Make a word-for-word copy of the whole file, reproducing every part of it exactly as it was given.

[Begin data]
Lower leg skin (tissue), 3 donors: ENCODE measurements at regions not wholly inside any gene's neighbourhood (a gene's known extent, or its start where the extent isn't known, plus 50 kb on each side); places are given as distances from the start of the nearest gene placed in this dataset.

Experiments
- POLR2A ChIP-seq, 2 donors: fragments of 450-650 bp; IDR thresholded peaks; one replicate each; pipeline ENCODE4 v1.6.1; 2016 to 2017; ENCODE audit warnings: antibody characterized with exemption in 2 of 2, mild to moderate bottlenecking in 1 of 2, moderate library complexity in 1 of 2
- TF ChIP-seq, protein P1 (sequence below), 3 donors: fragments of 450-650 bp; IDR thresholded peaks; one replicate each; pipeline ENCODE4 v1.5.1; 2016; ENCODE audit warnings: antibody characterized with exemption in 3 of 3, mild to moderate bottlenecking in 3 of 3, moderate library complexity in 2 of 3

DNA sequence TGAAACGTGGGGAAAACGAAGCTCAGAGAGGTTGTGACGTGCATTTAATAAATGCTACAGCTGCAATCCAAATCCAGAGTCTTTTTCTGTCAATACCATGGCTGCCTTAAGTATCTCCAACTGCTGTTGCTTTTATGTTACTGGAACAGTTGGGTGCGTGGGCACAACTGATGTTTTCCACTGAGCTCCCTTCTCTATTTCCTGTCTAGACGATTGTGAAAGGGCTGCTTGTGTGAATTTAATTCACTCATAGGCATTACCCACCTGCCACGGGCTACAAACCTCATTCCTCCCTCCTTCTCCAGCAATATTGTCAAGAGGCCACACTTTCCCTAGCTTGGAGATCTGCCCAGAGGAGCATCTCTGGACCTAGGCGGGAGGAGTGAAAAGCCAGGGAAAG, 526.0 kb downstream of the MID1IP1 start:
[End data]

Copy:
Lower leg skin (tissue), 3 donors: ENCODE measurements at regions not wholly inside any gene's neighbourhood (a gene's known extent, or its start where the extent isn't known, plus 50 kb on each side); places are given as distances from the start of the nearest gene placed in this dataset.

Experiments
- POLR2A ChIP-seq, 2 donors: fragments of 450-650 bp; IDR thresholded peaks; one replicate each; pipeline ENCODE4 v1.6.1; 2016 to 2017; ENCODE audit warnings: antibody characterized with exemption in 2 of 2, mild to moderate bottlenecking in 1 of 2, moderate library complexity in 1 of 2
- TF ChIP-seq, protein P1 (sequence below), 3 donors: fragments of 450-650 bp; IDR thresholded peaks; one replicate each; pipeline ENCODE4 v1.5.1; 2016; ENCODE audit warnings: antibody characterized with exemption in 3 of 3, mild to moderate bottlenecking in 3 of 3, moderate library complexity in 2 of 3

DNA sequence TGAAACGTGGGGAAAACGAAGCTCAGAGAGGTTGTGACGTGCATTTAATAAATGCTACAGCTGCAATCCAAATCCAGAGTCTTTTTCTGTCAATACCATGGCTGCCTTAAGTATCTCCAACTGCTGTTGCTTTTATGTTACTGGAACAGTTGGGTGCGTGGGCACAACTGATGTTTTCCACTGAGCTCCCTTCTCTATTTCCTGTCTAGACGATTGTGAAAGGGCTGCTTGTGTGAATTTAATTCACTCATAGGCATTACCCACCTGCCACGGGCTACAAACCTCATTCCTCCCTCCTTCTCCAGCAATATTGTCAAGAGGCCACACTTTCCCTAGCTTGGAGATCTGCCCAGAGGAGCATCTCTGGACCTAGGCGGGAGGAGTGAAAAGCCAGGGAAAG, 526.0 kb downstream of the MID1IP1 start: